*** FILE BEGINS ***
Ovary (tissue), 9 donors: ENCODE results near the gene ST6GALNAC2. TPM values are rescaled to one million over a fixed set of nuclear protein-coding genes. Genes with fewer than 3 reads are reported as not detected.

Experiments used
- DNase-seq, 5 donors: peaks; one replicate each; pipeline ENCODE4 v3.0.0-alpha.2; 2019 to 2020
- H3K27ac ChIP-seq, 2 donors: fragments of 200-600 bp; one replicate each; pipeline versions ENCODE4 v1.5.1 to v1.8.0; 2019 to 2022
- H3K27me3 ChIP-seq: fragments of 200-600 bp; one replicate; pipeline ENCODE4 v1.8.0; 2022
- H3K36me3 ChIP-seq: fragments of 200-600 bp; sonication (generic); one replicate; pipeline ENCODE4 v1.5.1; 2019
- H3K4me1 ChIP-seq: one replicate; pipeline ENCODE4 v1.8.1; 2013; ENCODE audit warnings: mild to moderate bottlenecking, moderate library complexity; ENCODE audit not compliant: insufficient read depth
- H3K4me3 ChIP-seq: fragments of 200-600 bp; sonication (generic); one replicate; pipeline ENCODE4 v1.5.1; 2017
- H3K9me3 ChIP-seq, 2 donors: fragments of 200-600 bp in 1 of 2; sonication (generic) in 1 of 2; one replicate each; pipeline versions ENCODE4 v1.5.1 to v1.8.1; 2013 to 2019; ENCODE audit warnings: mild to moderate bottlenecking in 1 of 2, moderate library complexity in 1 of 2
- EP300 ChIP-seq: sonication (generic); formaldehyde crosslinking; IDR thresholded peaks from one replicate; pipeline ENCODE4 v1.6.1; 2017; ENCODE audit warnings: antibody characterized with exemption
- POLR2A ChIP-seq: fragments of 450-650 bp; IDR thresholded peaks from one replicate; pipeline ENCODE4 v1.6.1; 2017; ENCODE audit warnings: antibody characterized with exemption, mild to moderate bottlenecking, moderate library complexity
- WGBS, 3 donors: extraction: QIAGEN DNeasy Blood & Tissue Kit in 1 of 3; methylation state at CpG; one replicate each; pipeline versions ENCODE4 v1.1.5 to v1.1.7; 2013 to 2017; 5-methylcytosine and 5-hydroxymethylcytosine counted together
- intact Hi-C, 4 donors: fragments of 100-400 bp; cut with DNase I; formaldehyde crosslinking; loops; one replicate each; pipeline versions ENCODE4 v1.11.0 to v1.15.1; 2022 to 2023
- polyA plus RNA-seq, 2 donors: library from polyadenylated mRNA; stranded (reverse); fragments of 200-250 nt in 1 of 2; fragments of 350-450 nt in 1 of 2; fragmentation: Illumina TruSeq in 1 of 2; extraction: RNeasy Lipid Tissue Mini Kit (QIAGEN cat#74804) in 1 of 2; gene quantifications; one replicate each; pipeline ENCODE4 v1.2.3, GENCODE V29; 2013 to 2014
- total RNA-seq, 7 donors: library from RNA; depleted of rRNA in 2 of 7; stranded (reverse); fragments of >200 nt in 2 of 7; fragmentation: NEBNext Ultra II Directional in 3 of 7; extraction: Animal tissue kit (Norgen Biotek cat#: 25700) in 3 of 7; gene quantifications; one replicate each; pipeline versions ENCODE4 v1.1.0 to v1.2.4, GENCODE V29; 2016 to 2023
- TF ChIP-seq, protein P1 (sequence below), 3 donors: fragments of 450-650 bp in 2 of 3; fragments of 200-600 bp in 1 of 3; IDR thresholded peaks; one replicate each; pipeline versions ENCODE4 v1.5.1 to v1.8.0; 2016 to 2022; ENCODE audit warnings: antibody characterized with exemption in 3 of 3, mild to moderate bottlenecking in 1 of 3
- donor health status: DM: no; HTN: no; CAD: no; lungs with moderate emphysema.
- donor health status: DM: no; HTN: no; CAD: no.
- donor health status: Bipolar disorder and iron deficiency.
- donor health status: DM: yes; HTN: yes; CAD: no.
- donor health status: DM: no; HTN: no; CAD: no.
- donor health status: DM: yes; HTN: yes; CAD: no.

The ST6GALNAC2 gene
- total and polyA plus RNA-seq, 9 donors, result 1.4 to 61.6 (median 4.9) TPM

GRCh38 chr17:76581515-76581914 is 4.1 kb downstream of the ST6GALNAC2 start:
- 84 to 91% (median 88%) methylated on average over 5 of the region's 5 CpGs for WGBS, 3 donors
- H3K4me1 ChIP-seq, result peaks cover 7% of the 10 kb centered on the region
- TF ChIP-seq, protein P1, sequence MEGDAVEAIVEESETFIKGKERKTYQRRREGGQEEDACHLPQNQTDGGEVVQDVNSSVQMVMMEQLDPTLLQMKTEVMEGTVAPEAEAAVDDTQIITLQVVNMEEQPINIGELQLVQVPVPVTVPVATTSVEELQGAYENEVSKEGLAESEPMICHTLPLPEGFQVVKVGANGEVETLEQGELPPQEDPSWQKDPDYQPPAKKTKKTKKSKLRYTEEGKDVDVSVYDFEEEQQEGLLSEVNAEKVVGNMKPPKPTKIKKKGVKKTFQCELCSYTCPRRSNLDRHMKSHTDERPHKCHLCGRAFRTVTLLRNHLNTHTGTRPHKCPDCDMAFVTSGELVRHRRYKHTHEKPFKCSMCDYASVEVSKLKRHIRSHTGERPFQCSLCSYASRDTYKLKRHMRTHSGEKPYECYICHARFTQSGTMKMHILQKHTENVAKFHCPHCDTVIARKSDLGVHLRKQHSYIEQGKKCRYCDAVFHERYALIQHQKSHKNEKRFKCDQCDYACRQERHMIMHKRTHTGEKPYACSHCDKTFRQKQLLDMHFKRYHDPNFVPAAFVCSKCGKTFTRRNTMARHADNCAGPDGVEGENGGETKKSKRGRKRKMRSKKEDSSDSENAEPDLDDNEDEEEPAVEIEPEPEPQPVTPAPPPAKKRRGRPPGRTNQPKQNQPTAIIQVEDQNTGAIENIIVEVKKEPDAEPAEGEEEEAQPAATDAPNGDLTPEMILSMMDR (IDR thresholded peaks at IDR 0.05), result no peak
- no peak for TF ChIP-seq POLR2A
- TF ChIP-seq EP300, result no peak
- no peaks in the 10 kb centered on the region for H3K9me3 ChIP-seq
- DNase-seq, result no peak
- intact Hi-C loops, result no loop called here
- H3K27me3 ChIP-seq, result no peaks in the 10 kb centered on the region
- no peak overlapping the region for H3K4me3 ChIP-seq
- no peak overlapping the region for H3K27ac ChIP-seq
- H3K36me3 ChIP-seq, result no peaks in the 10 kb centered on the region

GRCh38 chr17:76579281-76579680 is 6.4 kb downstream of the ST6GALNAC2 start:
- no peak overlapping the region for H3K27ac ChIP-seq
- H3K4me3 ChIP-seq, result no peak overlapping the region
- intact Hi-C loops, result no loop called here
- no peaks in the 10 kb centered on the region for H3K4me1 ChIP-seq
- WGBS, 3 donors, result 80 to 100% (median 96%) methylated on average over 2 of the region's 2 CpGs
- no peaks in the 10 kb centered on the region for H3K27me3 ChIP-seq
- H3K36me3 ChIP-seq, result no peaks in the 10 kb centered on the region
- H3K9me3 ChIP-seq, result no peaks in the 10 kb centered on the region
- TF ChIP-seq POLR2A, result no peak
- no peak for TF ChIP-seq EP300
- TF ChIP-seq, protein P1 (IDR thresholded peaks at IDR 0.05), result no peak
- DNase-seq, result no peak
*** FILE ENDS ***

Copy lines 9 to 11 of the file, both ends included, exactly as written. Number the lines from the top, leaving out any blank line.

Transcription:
- H3K9me3 ChIP-seq, 2 donors: fragments of 200-600 bp in 1 of 2; sonication (generic) in 1 of 2; one replicate each; pipeline versions ENCODE4 v1.5.1 to v1.8.1; 2013 to 2019; ENCODE audit warnings: mild to moderate bottlenecking in 1 of 2, moderate library complexity in 1 of 2
- EP300 ChIP-seq: sonication (generic); formaldehyde crosslinking; IDR thresholded peaks from one replicate; pipeline ENCODE4 v1.6.1; 2017; ENCODE audit warnings: antibody characterized with exemption
- POLR2A ChIP-seq: fragments of 450-650 bp; IDR thresholded peaks from one replicate; pipeline ENCODE4 v1.6.1; 2017; ENCODE audit warnings: antibody characterized with exemption, mild to moderate bottlenecking, moderate library complexity